Οι "αυτοσχεδιαστές" συνοδεύουν συνήθως τον εαυτό τους με ένα είδος πρωτόγονης κιθάρας που τη χτυπούν χωρίς οίκτο ξετυλίγοντας ιστορίες αγάπης ή παραδοσιακά παραμύθια με ένα βαρύ, μονότονο, υπνωτικό παραλήρημα, χωρίς ποτέ να δείχνουν ότι εμπνέονται από το θέμα. Οι θεατές τους μένουν προφανώς απρόσβλητοι από το ναρκωτικό μέσο με το οποίο μεταδίδονται οι θρύλοι, και συχνά εκφράζουν την ακραία συγκίνησή τους καθώς ακούν, αρπάζοντας τη λαβή από το χαντζάρι (μαχαίρι) που έχουν στο ζωνάρι, σφίγγοντας τα δόντια, πιάνοντας την παλάμη δυνατά με τα δάχτυλα και ?? αν να δυσκολεύονταν να αναπνεύσουν.
Η εβραϊκή μουσική που αναφέρθηκε περιλαμβάνει περισσότερους από έναν εκτελεστές και τα όργανα είναι συνήθως ένα μικρό αραβικό ταμπούρλο, δύο ή τρεις κακοφτιαγμένες κιθάρες και ένα ντέφι. Αυτά εναλλάσσονται με τις φωνές των νεαρότερων αγοριών, που γενικά είναι λεπτές και διαπεραστικές, τα οποία κάποτε συνοδεύουν τα τραγούδια τους με μια βαριά ηδυπαθή κίνηση, καρικατούρα του χαριτωμένου χορού του χαρεμιού.
Spratt, Captain T.A.B.: Travels and researches in Crete. 2 volumes. London, Ivan Voorst, 1865.
In the labyrinth of Gortyna, Crete, 1850~
But during the long Revolution of 1822 to 1828 the Christian inhabitants of the adjacent villages, for months together, lived in this labyrinth for security, merely sallying out by day to till their lands or to gather their crops when it was safe to do so, which accounted for the familiarity of our guides with its intricacies. The sides of the widest passages near the entrance (which, however, were seldom more than 12 or 14 feet broad, and from 7 to 8 feet high) had, in consequence, narrow compartments, formed of walls of loose stones, reaching to about half the height of the passage, that is, about 4 feet. These served as their several abodes and sleeping-places; and during the first quarter of an hour after we had entered, the older guides were occasionally pointing out those which had been used by themselves or their friends, as we passed along and they recognized them, calling them the speti (house) of a Demetri or Joannaki; but, although dry, they were not very inviting abodes for human beings for a lengthened period. Still, as the inmates felt themselves safe from their enemies without, the sense of security gave doubtless an enchantment to the spot, not comprehensible to us; and on coming to what appeared to be a rather large vaulted natural cavern, where there was a small drip of water from the roof, and the only spring in the labyrinth, they pointed it out to us with evident pleasure and pride, as it doubtless awakened the recollection of many hours of mirth, it having been, as they said, the place in which they used to dance on festive occasions - their ball-room in the bowels of Ida! Doubtless there were Ariadnes and Theseuses there in modern times, as in the ancient labyrinth.
Λαβύρινθος κατοικούμενος από νυχτερίδες, καταφύγιο κατά την Επανάσταση
Αλλά κατά τη μακρόχρονη επανάσταση από το 1822 έως το 1828 οι χριστιανοί κάτοικοι των κοντινών χωριών έμεναν για μήνες ολόκληρους σ' αυτόν τον λαβύρινθο για ασφάλεια, βγαίνοντας με προφυλάξεις την ημέρα για να καλλιεργήσουν τα χωράφια τους ή να μαζέψουν τη σοδειά τους όταν δεν υπήρχε κίνδυνος. Ετσι εξηγείτο η εξοικείωση των οδηγών μας με τους δαιδάλους του. Οι πλευρές των πλατύτερων διαδρόμων κοντά στην είσοδο (που είχαν σπάνια περισσότερο από 12-14 πόδια πλάτος και 7-8 πόδια ύψος) είχαν σαν συνέπεια στενά διαμερίσματα σχηματισμένα από ξερολιθιά που έφταναν περίπου στο μισό ύψος του διαδρόμου, δηλαδή περίπου 4 πόδια. Αυτά χρησίμευαν σαν χώροι διαμονής και ύπνου. Το πρώτο τέταρτο της ώρας αφότου μπήκαμε, καθώς περνούσαμε μπροστά τους, οι πιο ηλικιωμένοι από τους οδηγούς μας έδειχναν πού και πού αυτά που είχαν χρησιμοποιηθεί από τους ίδιους ή φίλους τους και τα αναγνώριζαν λέγοντας "Να το σπίτι του Δημήτρη, ή του Γιαννάκη". Αν και δεν είχαν υγρασία, δεν ήταν ιδιαίτερα κατάλληλα για ανθρώπινες κατοικίες επί ένα παρατεταμένο διάστημα. Ομως, καθώς οι τρόφιμοί τους αισθάνονταν ασφαλείς μακριά από τους εχθρούς τους, αυτή η αίσθηση ασφάλειας προσέδιδε αναμφίβολα στην τοποθεσία κάποια γοητεία που εμείς δεν θα μπορούσαμε να συλλάβουμε. Φτάνοντας σ' αυτό που έδειχνε να είναι ένα μάλλον μεγάλο φυσικό σπήλαιο με θόλο, όπου έσταζε λίγο νερό από την οροφή, η μόνη πηγή του λαβύρινθου, μας το έδειξαν με έκδηλη χαρά και περηφάνια. Σίγουρα ξυπνούσε αναμνήσεις πολλών χαρούμενων ωρών, αφού, όπως είπαν ήταν το μέρος όπου χόρευαν τις γιορτόμερες - η δική τους αίθουσα χορού μέσα στα σπλάχνα του όρους Ιδα ! Υπήρξαν εκεί χωρίς αμφιβολία Αριάδνες και Θησείς της σύγχρονης εποχής, όπως στον αρχαίο λαβύρινθο.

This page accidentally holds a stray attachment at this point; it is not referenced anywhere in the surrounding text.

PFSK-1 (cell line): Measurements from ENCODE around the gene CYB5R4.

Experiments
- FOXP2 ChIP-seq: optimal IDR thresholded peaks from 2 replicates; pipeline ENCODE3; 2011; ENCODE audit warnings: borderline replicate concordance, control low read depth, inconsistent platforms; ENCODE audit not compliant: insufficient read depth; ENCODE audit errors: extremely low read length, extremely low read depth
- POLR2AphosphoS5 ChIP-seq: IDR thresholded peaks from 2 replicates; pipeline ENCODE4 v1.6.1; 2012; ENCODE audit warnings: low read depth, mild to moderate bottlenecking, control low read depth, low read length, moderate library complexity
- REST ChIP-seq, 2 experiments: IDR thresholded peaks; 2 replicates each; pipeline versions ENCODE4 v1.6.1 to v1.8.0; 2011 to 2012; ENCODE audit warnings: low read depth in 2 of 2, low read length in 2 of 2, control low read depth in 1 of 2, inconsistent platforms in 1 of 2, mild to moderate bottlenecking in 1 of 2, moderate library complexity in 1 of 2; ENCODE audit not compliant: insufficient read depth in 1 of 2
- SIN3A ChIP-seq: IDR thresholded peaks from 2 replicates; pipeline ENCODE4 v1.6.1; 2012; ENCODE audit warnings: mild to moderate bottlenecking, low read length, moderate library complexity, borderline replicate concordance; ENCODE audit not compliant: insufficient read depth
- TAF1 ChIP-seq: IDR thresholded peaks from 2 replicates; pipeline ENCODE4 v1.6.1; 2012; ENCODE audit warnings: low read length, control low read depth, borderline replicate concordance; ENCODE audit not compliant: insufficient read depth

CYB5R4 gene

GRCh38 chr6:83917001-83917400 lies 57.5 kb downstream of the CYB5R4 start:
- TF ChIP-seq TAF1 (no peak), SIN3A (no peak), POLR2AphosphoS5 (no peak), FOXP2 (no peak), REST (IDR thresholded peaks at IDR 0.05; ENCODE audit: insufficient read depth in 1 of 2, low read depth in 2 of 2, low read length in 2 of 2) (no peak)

Crowe, Eyre Evans: The Greek and the Turk; or powers and prospects in the Levant. London, Bentley, 1853. Reprinted by Elibron Classics.
A ballerina as governess in a harem, Constantinople, 1850~
From this, to the feeling of the necessity of preparing women to play an independent, self-respecting, and self-preserving part, and the sense of how indispensable a certain education even to this, — was a chain of ideas and consequences not difficult to string together; and so, after a year or eighteen months' hard labour, in the way of exhortation, it was agreed by the high authorities, that a governess was to be introduced into the harem. A governess! It was no easy matter to get one that was fit, nor yet facile to get one that would consent. The task of finding such a person was, however, undertaken, and most happily accomplished. But lo! when the governess was forthcoming, her place was already filled. The Pasha and the Hanoum had, in the meantime, heard of a most wonderful institutrice, a French lady, skilled in all accomplishments, possessed of every language and every virtue. On inquiry it was discovered that the lady in question had been on the boards of the French stage, not only as actress but as ballerine. What inducement had prevailed upon her to exchange so captivating a profession for a journey to Constantinople, did not appear. But installed she was as institutrice and teacher of all physical accomplishments and moral virtues to the rising generation of the Harem.
Disbelief in the whirling dervishes, Constantinople, 1850~
I, of course, went to see the Dancing Dervishes on one side of the Bosphorus, and the Howling Dervishes on the other. Both struck me, I must own, as a very zealously and sincerely played piece of acting. But acting it was, I am convinced. Here are those men and dervishes paid, clothed, kept, and nobly housed, on the condition of going daily through a series of distortions, imitating those into which men are thrown by religious zeal in its most barbarous, senseless, and physical state. There is a demand for these exhibitions, created by the continued influx into Constantinople of the wildest Asiatic savages. The government has founded the establishments, and they are kept up just like theatres, to amuse the groundlings. Foreigners, for want of any other theatrical exhibition, of course frequent them, and bring their half-dozen curieux of a day to form an audience. It is a vulgar, popular trick of trade, which Mahometanism has found it prudent to adopt, just as Christian churches adopted divers of the absurdities of Paganism.
It is certainly the most solemn and decorously got up humbug that can be imagined; and if one could suppose that it was established by some ironical philanthropist, who sought to give a vivid proof of the folly of pretending to attain goodness by asceticism, and wisdom by setting the brain twisting and wool-gathering, the thing would be perfect. Here is a temple, really beautiful. Nothing more decorous was ever devoted to religious contemplation or repose. And when you first behold the inhabitants of this sacred abode, you might suppose them lost in religious contemplation. But what religious ideas could have occupied their minds, when they are seen to start from repose into neither more nor less than a dance, or waltz solo performed to a chant, in which by degrees the performer loses all cognisance of what is around him, or of what he himself is performing; and then claims from you the credit of having reached a perfect state of ecstasy, because he has become inebriated by imitating the evolutions of a wheel ?